Senator John Francis Webber View All Years
JOHN F. WEBBER
MR. PRESIDENT: Your committee which was appointed to report resolutions commemorating the life, character and services of the late Hon. John F. Webber, beg leave to submit the following report and move its adoption:
John F. Webber, prominent citizen of Ottumwa, who was shot to death at his home, 133 E. Court Street, Saturday night, April 7, 1928, was born in Ferris, Illinois, September 26, 1874. He was the son of Mr. and Mrs. William J. Webber.
He gained his early education in the public schools of Hancock county, Illinois, and in the meantime helped his father on the farm on which the family lived. He pursued an academic course in Carthage College, Carthage, Illinois, and later entered the law college of the State University at Iowa City and finished the law course there. After leaving school he traveled for three years for a nationally know farm implement company. In 1902 he entered upon the practice of law, opening an office in Ottumwa. Later he became interested in the Ottumwa National Bank and the Wapello County Savings Bank. A Democrat in politics, he became a candidate for State Senator in 1910 and was elected. He was a member of the Ways and Means Committee, Appropriations Committee, Judiciary and other important legislative committees. He was recognized as one of the leaders in the legislature of that day, on matters pertaining to taxation, and laws governing public utilities. He was one of the authors of the workmen's compensation law, passed by the Thirty-fifth General Assembly, and was one of the measure's most ardent supporters.
During the latter days of his life he acquired numerous land holdings in Iowa and Illinois and became known for his stock feeding enterprises. He was intensely interested in the economics of agriculture and was a keen student of farm conditions. A short time following the economic slump which struck the middle west, after the so-called inflation period had passed, Webber and others appeared before the Executive Committee in the State House at Des Moines, and, due largely to his efforts and those who supported him, land values as between farm land and city property were adjusted. This effected a saving of thousands of dollars to the farmers of Iowa.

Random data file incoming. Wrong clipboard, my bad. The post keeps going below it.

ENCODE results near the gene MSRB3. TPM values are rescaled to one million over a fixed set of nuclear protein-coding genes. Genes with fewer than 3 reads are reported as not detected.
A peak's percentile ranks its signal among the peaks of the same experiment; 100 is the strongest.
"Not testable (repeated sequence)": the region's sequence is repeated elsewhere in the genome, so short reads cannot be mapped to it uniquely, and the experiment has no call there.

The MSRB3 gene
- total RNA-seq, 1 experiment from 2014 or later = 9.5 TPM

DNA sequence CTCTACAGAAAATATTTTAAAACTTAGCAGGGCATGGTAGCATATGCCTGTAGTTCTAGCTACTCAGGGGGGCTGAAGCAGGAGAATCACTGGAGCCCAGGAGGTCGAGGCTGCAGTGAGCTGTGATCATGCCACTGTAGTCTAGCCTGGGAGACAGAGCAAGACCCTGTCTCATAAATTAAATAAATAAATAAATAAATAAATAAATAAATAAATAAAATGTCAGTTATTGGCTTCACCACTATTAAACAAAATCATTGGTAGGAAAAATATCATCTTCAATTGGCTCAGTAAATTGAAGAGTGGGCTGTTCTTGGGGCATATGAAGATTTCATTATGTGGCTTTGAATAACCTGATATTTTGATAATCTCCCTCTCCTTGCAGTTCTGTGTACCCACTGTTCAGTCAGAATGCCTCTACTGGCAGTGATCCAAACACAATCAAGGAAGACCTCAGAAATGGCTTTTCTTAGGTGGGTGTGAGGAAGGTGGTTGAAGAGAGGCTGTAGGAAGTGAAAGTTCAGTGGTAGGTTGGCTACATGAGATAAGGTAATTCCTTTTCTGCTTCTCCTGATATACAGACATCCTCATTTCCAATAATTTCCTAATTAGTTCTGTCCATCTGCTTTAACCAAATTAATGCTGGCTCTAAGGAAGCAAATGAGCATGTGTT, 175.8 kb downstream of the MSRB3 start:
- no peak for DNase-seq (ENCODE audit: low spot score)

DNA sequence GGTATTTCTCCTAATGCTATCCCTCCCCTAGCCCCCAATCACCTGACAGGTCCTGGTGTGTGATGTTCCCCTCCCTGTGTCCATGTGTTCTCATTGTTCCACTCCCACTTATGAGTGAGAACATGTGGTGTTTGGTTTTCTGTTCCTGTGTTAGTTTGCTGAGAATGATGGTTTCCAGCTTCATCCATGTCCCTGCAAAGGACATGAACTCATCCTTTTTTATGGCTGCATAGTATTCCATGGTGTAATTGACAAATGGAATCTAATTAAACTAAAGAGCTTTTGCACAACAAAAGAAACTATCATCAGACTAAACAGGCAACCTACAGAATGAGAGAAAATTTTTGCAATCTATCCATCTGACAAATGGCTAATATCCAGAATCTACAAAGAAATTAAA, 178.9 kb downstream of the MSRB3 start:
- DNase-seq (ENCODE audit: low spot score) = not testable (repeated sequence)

In 1919 he became president of the Ottumwa National Bank and retained that position until January 1, 1928, though previously he submitted his resignation from that office to the directors, due to his burden of other business duties. He was also president of the Wapello County Savings Bank, an institution which he headed at the time of his death.
Senator Webber was one of the outstanding figures in the good roads movement in his county and state. During the road campaign here in the early part of 1926, he made numerous speeches throughout the county in behalf of the proposed bond issue. He was also a member of the board of directors of the Iowa Good Roads Association. He was a member of the Wapello Club and a charter member of the Ottumwa Country Club. He was prominently mentioned recently in connection with being a candidate on the Democrat ticket to run for Congress from the Sixth District.
On October 2, 1900, he was united in marriage to Miss Estella L. Bailey of Ferris, Illinois, who with two sons, John Francis Jr., and Bailey C., survive him. He is also survived by his mother, Mrs. Mary Webber Lambert of Carthage, Illinois, and one brother, Charles A. Webber, of Ferris, Illinois.
W. A. CLARK,
F. M. BEATTY,